I wouldn't be so pissed about this if the damn race didn't cost so much.  11 years ago i ran this race for 55 bucks, day before race.  There would be plenty of food at the aid stations, and hell there was ACTUALLY FOOD saved for the back of the packers at the end.  Since that time.  The race has grown and the focus has become less and less on the back of packer and more and more on the bikers and the elite runners.  I mean, it's great that the race is growing and more and more people are loving the sport, but the back of the packers are the people that NEED that stuff the MOST!!
*Ahem* Sorry about that.  

The next stretch of course ties back together with some familiar terrain, then some unfamiliar terrain. I'd catch a handful of bikers on the next climb.  They'd blast past me at the end decent.  Much of the trail work done in this last stretch is fantastic.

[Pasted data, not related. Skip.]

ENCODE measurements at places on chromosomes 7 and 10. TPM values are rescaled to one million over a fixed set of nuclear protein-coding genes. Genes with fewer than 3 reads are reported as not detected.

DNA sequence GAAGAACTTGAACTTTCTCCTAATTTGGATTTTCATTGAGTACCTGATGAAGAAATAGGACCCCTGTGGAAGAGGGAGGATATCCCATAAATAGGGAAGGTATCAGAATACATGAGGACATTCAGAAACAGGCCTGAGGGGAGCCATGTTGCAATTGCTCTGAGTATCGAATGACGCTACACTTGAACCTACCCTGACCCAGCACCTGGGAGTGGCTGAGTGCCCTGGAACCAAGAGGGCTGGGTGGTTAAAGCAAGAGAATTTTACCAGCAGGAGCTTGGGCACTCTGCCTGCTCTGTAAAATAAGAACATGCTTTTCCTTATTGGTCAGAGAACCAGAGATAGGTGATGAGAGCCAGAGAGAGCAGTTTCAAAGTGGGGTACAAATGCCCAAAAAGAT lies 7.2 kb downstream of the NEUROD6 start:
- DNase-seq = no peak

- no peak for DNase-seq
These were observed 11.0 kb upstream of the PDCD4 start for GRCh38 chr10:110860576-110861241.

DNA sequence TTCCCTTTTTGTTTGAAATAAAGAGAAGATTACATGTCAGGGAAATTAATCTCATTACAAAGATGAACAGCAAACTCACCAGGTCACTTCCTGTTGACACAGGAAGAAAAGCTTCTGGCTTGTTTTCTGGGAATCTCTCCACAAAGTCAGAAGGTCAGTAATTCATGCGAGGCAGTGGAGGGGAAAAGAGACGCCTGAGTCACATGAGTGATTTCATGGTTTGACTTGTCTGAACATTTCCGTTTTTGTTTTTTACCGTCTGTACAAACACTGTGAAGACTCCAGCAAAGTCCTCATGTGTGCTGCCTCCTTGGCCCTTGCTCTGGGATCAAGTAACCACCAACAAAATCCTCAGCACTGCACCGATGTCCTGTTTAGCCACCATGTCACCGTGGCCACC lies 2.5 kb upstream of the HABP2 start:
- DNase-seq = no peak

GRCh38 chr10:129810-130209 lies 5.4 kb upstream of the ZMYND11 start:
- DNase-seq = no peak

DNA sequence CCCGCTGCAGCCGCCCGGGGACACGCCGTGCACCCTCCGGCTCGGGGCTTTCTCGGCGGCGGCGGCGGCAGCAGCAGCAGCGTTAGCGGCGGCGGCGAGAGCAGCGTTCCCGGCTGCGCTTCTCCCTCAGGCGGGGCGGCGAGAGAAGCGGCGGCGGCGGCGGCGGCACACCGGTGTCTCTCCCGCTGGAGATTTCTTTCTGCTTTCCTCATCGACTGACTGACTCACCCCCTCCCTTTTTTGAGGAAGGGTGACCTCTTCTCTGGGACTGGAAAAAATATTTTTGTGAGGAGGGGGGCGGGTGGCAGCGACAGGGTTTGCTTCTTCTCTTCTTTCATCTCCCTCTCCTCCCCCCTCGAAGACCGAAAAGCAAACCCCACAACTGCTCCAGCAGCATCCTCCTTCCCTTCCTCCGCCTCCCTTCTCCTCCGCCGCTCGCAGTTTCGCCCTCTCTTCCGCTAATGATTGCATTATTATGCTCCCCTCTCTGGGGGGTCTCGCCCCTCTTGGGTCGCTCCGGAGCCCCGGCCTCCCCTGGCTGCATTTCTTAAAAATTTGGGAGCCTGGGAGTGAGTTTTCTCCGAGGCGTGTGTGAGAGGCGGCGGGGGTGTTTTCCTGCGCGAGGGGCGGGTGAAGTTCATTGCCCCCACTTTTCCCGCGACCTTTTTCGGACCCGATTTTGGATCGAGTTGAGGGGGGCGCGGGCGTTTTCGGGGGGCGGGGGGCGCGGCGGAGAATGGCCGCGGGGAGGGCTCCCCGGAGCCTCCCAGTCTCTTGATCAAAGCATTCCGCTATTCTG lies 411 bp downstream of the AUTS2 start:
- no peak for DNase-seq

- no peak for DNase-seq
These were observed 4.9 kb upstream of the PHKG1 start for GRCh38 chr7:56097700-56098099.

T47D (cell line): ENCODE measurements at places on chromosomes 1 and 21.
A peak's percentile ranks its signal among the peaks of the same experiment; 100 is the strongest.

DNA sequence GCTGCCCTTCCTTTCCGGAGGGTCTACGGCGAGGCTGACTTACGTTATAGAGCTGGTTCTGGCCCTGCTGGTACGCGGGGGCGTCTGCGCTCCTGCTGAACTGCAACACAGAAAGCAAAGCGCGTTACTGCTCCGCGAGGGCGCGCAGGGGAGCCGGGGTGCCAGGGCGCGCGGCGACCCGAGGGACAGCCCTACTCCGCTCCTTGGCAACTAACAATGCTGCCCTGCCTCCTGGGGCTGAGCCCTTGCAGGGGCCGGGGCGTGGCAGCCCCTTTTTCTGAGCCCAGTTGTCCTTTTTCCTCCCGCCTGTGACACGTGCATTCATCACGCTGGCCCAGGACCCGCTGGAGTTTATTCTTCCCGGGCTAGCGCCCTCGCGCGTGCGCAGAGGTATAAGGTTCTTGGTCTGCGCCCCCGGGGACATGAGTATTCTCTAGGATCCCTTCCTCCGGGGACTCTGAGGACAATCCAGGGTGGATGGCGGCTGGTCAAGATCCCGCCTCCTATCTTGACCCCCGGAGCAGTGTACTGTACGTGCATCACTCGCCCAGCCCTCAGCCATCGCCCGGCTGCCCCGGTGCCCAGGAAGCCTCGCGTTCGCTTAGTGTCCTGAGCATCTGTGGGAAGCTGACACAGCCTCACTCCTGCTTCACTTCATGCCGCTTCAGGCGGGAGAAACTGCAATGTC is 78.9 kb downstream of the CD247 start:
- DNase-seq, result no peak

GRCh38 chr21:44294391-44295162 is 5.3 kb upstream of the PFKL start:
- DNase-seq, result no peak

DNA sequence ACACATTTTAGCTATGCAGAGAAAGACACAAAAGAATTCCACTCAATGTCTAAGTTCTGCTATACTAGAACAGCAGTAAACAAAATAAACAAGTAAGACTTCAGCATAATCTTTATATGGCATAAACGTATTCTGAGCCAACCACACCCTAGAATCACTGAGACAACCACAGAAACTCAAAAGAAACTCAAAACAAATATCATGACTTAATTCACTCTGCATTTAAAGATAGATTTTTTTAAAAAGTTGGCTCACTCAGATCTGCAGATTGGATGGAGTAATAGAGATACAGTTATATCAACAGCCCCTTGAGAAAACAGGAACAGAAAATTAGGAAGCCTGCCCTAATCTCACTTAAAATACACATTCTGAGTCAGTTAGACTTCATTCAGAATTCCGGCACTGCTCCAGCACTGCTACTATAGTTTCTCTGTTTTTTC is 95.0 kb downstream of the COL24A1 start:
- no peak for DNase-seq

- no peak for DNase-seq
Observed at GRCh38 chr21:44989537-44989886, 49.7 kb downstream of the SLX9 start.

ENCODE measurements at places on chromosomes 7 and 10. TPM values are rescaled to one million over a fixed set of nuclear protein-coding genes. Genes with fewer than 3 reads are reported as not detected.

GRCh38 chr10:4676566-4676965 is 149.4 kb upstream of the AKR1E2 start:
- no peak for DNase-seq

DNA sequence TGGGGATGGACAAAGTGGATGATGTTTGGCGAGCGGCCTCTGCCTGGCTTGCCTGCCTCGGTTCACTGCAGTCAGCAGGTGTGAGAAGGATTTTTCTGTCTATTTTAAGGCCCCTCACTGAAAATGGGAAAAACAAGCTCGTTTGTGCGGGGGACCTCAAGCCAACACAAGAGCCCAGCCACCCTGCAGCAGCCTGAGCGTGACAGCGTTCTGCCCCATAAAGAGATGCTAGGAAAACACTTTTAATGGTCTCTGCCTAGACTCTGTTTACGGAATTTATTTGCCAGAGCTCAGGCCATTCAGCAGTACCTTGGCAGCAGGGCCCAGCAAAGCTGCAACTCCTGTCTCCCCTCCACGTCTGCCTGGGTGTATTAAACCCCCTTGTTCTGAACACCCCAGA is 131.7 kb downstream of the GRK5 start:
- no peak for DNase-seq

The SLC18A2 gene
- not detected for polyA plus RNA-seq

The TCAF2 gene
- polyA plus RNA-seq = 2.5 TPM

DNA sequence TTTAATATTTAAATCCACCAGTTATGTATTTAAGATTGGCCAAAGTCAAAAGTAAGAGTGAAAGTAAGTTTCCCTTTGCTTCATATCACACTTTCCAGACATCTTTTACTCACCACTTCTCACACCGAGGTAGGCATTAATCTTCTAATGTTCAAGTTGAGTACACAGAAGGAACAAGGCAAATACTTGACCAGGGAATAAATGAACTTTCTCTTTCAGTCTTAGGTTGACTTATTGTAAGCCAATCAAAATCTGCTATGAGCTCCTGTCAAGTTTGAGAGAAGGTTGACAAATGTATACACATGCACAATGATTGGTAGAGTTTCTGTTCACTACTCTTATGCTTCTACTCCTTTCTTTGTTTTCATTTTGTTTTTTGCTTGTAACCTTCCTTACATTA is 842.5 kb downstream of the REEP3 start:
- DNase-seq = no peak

(New Bridge)

Somewhere around the 5 miles to go sign my stomach twists and then turns.  It hadn't been great all day, and  it never is in the heat.  But with the 3 GUs I'd eaten in the last 5 miles, combined with not eating real food since Falloon's 5 miles before that, it was at an all time low.  I take a few long swigs of water hoping it would sedate it.  No deal, it was beyond the point of no return and I barf just off of the trail.   Gross? Perhaps, but my current record at this race has been, two times I've puked from the heat, and two times i'd finished strong.  

(Who hasn't run a VT50 without stopping and taking this pic?)